Take the 2-minute tour ×
Stack Overflow is a question and answer site for professional and enthusiast programmers. It's 100% free, no registration required.

This is one of those terribly embarrassing questions I'm afraid.

I have a program in Eclipse:

    package ds;
    public class DiServer {
 public static void main(String[] args) {
    int foo = 0;
    int bar = 0;
    /*bla*/
    }
    }

Simple right? This works completely fine when run in Eclipse.

I want to run this from command line. I have copied bin Folder, with the ds folder inside it and DiServer.class in ds, and .classpath

I have put these into a separate folder, C:\My Documents\DiTest, opened command prompt, gone to C:\My Documents\DiTest\ds\ and typed java DiServer

The error I get is Exception in thread "main" java.lang.NoClassDefFoundError: DiServer <wrong name:ds/DiServer> ... Could not find the main class: DiServer. Program will exit.

I have tried java -classpath . DiServer, java -classpath ../.. DiServer, moving .classpath to the ds folder, but I can't seem to get round this. I'm 99% sure it's a classpath problem but I can't work out how to fix it.

I would greatly appreciate any help as always, and the customary offer of a pint always stands.

Thanks very much in advance,

M

share|improve this question
add comment

2 Answers

up vote 24 down vote accepted

You class full name is ds.DiServer, not DiServer. From C:\My Documents\DiTest:

java -cp . ds.DiServer

And voilà.

share|improve this answer
    
I'm not in the office to test this anymore but I'll take your word on that and find out on Monday morning! Thank you both for great answers, if I could I'd choose both as the best but since there can only be one I'll give it to the one with the best explanation of the problem, which is this. Thank you very much again, your pint can be claimed at anytime :) –  Myn Jan 7 '11 at 17:44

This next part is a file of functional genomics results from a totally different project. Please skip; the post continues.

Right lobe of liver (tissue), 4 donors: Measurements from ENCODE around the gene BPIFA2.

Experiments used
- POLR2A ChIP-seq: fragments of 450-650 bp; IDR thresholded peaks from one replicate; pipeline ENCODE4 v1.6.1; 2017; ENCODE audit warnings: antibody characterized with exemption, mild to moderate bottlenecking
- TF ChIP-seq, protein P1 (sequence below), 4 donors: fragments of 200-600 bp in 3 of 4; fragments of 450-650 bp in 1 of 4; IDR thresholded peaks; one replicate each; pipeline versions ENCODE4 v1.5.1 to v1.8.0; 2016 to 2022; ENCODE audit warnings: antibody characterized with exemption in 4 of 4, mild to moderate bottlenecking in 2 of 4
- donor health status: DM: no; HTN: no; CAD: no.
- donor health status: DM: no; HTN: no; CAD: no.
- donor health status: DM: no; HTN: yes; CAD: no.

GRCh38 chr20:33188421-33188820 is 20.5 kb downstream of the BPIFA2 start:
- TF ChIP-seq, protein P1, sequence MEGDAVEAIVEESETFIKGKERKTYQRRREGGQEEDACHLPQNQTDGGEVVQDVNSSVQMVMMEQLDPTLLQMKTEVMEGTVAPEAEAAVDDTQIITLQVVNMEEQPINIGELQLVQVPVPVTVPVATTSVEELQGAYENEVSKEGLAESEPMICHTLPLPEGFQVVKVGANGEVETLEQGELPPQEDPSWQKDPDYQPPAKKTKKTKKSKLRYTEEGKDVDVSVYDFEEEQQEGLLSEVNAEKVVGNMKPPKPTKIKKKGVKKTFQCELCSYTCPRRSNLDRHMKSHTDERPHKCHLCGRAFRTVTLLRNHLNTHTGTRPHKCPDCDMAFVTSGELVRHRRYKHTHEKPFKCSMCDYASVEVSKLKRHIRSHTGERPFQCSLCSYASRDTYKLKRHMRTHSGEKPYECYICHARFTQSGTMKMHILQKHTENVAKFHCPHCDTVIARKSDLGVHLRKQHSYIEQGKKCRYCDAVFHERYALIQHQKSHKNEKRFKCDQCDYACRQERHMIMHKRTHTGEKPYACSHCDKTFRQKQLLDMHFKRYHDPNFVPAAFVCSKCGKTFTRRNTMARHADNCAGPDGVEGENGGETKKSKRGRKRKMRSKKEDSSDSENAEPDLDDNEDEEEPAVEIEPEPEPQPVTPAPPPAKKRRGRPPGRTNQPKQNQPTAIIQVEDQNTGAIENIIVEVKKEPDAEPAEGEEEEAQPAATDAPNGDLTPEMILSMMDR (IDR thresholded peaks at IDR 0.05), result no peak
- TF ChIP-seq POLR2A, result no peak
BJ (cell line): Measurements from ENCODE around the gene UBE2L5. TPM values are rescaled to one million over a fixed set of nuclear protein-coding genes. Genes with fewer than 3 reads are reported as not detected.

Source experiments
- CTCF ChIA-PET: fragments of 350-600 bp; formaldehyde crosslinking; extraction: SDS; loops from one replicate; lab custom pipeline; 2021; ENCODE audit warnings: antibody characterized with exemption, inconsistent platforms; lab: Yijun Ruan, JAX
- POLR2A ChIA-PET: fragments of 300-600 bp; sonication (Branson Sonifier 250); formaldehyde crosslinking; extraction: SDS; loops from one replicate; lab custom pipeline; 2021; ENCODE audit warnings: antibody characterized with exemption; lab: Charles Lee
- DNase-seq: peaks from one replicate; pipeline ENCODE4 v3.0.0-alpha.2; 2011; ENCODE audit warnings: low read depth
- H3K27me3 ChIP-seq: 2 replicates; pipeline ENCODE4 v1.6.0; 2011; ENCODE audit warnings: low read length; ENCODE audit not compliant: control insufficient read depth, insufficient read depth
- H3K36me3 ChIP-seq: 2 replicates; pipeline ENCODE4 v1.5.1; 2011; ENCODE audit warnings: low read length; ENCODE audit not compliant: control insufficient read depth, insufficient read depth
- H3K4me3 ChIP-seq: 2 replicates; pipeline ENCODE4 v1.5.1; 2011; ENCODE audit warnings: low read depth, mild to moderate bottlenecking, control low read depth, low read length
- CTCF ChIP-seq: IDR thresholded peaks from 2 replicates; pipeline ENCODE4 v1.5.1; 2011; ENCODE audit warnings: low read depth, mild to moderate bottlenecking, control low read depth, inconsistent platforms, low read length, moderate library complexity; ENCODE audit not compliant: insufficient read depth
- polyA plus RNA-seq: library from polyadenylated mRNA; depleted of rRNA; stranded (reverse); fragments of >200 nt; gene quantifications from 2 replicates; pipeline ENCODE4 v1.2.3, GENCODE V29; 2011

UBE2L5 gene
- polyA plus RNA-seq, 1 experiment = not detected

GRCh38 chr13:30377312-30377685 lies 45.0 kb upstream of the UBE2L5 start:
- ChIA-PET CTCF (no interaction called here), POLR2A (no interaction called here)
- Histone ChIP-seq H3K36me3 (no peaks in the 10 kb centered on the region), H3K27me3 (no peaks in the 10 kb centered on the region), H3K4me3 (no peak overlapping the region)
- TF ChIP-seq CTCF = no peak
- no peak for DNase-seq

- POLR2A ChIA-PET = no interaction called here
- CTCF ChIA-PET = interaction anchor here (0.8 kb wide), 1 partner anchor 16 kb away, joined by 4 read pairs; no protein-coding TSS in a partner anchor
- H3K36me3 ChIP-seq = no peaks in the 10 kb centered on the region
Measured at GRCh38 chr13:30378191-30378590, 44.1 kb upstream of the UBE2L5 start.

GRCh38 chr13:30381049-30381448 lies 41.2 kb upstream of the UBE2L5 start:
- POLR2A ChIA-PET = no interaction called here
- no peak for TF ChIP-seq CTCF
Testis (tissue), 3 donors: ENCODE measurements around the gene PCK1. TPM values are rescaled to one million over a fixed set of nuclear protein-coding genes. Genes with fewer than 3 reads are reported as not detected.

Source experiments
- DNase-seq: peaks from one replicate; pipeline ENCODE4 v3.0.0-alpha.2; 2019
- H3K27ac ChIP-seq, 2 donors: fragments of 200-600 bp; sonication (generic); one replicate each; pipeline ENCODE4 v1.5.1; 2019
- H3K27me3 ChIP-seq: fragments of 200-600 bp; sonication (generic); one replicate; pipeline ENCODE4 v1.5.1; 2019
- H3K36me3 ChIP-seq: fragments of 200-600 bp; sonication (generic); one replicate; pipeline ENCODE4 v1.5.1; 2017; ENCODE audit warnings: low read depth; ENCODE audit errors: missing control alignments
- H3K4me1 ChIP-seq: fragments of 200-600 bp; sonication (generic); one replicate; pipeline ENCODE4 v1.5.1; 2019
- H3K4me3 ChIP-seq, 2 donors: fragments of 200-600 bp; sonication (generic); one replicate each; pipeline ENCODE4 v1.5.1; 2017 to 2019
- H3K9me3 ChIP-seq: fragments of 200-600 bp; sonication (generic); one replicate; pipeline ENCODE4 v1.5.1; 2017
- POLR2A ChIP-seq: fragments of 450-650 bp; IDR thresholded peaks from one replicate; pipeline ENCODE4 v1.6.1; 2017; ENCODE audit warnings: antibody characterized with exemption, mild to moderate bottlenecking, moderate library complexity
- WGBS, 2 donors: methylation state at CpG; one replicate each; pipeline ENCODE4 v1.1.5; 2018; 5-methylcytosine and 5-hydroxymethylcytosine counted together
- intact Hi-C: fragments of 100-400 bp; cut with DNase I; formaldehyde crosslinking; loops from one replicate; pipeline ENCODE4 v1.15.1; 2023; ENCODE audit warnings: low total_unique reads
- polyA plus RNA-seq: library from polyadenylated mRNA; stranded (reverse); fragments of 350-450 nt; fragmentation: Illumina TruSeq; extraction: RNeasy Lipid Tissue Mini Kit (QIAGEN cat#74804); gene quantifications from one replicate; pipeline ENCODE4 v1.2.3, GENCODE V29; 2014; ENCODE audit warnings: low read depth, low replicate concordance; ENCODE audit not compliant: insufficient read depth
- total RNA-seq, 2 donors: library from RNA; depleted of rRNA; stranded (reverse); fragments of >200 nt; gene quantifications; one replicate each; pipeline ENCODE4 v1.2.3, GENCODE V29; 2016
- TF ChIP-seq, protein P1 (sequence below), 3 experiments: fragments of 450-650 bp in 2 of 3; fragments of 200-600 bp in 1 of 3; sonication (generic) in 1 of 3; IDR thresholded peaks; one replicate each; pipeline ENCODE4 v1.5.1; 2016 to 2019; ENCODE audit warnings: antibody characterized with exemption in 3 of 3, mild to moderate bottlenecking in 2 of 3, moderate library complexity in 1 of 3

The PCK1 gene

java -cp . is it required? –  Jigar Joshi Jan 7 '11 at 17:48
    
Yes it is unless you did include . in your CLASSPATH environment variable. –  gabuzo Jan 11 '11 at 12:30
add comment

goto C:\My Documents\DiTest\ds\

javac  DiServer.java

goto C:\My Documents\DiTest\

java ds.DiServer 

Also See

share|improve this answer
    
and, if he's running it in eclipse, the first step should be unnecessary, just find the root of the output (bin) directory and run the java ds.DiServer from there. –  KevinDTimm Jan 7 '11 at 14:45
add comment

Your Answer

 
discard

By posting your answer, you agree to the privacy policy and terms of service.

Not the answer you're looking for? Browse other questions tagged or ask your own question.